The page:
How should a working scientist deal with claims about UFOs, creation science, the fifth force and psychic phenomena? A study of Friedlander's book provides an agreeable answer. It presents the view of a physicist with conventional positivist views about science. The text is admirably clear and well organised, with numerous examples to back up the conventional view: pseudoscience must be rejected, especially when it becomes popular. The author is open-minded, with a typical scientific scepticism of unorthodox claims. This is the sort of book that many scientists might write if they investigated the issues and learned to communicate effectively to nonscientists.
Friedlander believes that in order to distinguish between science and pseudoscience, it is necessary to understand science better. He devotes several chapters to explaining how science operates, giving a cogent picture of how a scientist perceives science. He then deals with various case studies at the margins of conventional science, ranging from respectable scientists who raise unorthodox ideas to outright 'pseudoscience' such as astrology and Velikovsky.
Friedlander's framework could serve as a case study of positivist attempts at demarcation and their hidden and not-so-hidden assumptions. For constructivist analysts of science there may not seem much here to warrant attention. A closer inspection reveals a few points worth noting.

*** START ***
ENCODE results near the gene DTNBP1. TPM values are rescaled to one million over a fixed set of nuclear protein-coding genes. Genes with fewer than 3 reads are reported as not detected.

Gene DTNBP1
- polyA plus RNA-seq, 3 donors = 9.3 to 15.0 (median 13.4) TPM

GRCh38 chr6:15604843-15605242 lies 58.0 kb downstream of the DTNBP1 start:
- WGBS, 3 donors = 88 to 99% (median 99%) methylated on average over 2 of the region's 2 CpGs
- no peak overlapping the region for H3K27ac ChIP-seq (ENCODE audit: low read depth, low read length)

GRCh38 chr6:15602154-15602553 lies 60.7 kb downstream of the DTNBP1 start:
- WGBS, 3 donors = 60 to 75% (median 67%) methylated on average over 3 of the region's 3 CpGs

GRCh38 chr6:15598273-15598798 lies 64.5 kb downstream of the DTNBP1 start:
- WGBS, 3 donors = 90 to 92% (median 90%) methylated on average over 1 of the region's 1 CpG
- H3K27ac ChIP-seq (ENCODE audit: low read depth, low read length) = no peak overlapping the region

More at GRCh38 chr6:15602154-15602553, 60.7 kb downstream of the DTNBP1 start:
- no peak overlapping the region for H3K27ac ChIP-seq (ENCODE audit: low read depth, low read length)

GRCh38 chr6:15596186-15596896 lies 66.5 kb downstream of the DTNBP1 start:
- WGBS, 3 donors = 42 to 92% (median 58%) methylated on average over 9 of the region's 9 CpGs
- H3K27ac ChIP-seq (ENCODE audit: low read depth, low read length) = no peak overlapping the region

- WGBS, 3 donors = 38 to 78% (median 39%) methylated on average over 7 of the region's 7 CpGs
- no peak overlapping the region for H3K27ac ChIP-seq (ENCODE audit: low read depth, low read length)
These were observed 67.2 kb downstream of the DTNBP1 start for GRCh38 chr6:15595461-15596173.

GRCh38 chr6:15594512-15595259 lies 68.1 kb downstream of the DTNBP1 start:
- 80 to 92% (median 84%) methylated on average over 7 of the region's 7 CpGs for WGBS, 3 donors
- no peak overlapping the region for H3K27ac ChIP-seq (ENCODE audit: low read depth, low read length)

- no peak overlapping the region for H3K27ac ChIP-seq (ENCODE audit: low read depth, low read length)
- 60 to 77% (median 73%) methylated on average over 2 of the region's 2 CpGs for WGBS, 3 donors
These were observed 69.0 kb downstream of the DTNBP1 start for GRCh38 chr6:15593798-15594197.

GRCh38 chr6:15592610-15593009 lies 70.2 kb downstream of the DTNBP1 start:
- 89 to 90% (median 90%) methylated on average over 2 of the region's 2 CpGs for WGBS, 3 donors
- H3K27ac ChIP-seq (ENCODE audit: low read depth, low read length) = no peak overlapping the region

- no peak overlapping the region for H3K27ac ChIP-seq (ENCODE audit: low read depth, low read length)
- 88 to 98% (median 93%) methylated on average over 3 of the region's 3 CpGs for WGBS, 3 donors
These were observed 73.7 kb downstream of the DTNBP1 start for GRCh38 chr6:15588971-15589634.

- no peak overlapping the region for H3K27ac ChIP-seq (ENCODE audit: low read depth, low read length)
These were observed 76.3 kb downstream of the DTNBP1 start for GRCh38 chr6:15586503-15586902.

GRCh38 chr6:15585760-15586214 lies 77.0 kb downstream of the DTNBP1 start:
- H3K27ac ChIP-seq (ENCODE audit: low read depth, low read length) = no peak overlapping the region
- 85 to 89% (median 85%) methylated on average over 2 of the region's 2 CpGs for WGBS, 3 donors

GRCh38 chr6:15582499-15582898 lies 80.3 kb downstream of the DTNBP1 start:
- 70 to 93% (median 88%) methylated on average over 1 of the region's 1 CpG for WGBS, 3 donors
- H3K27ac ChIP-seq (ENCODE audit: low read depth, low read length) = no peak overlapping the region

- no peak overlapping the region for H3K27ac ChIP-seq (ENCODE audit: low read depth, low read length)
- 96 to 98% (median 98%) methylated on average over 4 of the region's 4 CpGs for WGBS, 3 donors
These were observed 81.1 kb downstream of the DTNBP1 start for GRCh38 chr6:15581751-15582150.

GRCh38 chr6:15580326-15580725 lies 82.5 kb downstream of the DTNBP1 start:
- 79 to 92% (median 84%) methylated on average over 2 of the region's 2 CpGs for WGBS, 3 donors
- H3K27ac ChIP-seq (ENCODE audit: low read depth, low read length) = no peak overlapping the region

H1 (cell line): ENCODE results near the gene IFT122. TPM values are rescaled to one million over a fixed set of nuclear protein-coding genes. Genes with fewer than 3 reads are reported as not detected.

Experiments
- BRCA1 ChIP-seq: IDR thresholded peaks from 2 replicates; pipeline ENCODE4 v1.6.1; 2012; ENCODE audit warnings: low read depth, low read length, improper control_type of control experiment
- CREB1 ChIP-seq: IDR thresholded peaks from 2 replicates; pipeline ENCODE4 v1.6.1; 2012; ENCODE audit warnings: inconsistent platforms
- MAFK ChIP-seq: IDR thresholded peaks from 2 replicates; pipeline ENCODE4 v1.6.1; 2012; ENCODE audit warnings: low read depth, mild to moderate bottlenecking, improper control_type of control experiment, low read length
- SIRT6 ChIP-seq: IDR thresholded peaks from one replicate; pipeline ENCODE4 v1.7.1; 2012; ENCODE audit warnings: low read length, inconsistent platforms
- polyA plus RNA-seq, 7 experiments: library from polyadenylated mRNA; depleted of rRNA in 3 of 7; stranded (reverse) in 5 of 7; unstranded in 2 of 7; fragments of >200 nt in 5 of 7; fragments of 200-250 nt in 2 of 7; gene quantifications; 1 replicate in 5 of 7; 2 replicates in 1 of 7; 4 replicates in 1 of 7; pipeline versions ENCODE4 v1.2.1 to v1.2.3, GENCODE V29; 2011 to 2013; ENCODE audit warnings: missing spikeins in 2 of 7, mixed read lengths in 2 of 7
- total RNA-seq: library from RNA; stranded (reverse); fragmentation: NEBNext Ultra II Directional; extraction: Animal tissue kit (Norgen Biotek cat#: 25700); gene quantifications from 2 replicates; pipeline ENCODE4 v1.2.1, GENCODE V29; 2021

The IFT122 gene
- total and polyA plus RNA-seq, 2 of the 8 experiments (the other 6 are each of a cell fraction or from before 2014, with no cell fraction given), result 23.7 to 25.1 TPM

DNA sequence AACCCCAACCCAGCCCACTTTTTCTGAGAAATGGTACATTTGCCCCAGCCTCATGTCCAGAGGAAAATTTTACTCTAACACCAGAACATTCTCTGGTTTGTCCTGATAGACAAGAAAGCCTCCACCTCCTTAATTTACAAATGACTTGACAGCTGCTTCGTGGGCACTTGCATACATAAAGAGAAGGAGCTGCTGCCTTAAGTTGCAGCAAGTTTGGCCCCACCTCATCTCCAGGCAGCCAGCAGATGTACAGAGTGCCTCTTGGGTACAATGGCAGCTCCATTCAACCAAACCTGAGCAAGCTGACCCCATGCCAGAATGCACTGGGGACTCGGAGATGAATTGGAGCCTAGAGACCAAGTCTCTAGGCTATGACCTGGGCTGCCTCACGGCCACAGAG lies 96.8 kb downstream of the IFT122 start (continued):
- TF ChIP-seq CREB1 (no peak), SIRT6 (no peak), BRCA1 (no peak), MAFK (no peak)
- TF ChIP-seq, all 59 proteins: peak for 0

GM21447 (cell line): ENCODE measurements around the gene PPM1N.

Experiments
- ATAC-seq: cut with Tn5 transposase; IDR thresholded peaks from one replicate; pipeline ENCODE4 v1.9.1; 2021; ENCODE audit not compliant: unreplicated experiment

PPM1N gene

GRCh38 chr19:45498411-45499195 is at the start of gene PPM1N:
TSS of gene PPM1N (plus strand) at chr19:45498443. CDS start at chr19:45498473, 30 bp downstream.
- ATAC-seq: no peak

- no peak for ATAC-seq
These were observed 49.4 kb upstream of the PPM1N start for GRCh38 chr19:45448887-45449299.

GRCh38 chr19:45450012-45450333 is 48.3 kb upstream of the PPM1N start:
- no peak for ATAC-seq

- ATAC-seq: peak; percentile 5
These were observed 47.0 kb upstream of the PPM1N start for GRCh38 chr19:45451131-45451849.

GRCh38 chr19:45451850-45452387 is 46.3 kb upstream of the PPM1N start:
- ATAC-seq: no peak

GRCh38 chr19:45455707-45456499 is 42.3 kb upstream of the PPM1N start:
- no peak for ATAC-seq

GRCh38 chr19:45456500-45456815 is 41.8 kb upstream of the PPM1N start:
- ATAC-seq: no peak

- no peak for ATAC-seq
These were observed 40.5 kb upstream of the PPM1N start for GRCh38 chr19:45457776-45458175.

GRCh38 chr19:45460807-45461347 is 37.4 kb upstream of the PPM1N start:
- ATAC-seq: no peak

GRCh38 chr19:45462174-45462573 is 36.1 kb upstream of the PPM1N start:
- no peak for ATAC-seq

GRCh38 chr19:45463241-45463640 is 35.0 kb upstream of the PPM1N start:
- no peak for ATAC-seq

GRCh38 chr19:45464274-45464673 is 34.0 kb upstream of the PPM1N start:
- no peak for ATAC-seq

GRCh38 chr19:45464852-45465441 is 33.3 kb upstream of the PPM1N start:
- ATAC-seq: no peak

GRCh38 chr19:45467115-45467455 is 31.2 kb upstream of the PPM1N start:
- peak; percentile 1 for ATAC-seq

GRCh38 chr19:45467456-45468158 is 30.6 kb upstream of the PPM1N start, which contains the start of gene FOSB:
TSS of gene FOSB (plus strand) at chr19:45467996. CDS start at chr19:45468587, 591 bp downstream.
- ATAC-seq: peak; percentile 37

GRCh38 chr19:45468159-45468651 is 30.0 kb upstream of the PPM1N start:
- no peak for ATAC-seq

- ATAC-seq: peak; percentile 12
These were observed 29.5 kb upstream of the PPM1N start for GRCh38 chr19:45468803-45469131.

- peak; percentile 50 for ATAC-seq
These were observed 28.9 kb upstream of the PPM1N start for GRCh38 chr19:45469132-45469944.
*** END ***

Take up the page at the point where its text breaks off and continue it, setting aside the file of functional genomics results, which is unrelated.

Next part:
For Friedlander, the philosophy and sociology of science cannot be entirely ignored, so it is interesting to see the way he deals with them. He presents Kuhn and paradigms sympathetically. Not so relativism, which is described through the critical comments of Stephen Cole, John Ziman and Larry Laudan before being dismissed (pp. 36-7). He niftily dismisses constructivist accounts with the argument that it is scientists who decide what counts as science, so the important thing is to 'understand science as scientists know and use it, not as others might see it' (p. 37). More bluntly, 'The analyses of many philosophers and sociologists of science may or may not be correct, but they play essentially no role in everyday science' (p. 5). If they did, no doubt scientists would complain about improper influence on science, since scientific 'findings must emerge from within science and not be dictated from the outside' (p. 144) as in the cases of Lysenkoism, Aryan physics and creation science. Friedlander has a full chapter on parapsychology; the important work of constructivists Harry Collins and Trevor Pinch in this field is relegated to a token paragraph citing Pinch (p. 122).
This facile dismissal of constructivism is unfortunate, since in other ways the book is balanced and sensible. Friedlander could have learned from constructivists a few things to help him understand why pseudoscience is so popular, which he attributes to inadequate fact-oriented science education and media sensationalism. His problem is the familiar positivist one of assuming that science needs no explanation, so the problems must be somewhere else. He doesn't use the sometimes hostile response of the scientific community to fringe claims as a tool for understanding the dynamics of science. The idea that professional self-interest or sources of patronage might shape scientists' response to 'pseudoscience' is not to be found here.
Friedlander's book is designed for a general readership. The availability of books such as this highlights the scarcity of similarly accessible books by constructivists.
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